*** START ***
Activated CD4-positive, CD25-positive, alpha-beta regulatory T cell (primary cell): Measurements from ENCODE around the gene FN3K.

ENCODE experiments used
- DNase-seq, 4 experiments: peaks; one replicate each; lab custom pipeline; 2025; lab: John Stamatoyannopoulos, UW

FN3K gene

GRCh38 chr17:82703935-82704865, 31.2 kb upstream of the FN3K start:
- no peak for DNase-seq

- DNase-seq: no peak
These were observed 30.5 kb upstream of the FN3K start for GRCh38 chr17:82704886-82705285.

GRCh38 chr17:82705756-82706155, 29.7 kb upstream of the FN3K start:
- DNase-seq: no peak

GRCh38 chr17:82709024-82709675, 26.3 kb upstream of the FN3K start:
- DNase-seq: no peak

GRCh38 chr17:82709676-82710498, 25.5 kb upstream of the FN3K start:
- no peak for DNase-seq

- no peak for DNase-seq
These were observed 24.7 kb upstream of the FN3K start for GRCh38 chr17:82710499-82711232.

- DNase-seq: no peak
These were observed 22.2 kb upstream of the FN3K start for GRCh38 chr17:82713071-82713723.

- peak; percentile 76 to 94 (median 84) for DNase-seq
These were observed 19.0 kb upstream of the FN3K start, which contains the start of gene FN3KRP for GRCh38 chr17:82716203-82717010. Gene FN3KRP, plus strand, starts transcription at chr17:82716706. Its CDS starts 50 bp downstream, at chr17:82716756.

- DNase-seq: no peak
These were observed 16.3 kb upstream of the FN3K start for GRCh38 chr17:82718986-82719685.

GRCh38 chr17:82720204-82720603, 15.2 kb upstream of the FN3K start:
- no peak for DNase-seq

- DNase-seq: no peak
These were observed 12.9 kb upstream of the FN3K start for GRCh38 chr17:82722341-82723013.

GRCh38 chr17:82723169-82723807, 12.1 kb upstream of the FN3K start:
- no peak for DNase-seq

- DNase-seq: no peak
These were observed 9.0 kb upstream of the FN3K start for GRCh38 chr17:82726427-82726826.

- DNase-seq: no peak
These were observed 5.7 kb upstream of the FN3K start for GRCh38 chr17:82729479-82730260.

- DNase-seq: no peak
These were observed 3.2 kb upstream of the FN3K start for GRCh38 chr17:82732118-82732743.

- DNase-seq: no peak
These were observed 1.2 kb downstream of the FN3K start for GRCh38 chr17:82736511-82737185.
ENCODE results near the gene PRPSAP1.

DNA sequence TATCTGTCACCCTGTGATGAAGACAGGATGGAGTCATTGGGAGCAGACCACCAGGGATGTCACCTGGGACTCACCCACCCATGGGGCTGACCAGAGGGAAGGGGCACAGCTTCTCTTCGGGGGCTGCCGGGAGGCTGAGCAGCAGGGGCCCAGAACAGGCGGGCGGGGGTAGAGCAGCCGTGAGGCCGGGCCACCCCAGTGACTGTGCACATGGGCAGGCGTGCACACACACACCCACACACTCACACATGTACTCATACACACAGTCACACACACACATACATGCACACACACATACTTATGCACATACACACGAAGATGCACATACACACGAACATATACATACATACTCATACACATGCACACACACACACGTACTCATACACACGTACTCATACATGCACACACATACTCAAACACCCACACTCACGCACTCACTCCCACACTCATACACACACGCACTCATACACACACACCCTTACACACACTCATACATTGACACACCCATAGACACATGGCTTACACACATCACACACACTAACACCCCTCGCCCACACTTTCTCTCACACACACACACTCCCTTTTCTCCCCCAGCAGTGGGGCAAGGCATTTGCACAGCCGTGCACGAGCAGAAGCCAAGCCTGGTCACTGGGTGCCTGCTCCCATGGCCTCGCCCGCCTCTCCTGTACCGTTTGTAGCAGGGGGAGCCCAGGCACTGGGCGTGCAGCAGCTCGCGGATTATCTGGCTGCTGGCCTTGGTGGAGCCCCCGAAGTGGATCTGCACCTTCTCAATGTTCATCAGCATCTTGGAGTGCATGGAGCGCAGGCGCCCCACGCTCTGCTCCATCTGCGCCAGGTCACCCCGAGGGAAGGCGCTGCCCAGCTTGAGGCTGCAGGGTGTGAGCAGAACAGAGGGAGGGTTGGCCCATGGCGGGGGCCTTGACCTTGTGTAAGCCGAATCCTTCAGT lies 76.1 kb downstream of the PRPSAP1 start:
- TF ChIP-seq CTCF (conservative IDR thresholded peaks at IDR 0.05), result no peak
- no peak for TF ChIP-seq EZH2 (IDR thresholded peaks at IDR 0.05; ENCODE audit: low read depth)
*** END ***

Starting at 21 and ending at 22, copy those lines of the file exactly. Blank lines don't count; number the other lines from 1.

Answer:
- DNase-seq: no peak
These were observed 16.3 kb upstream of the FN3K start for GRCh38 chr17:82718986-82719685.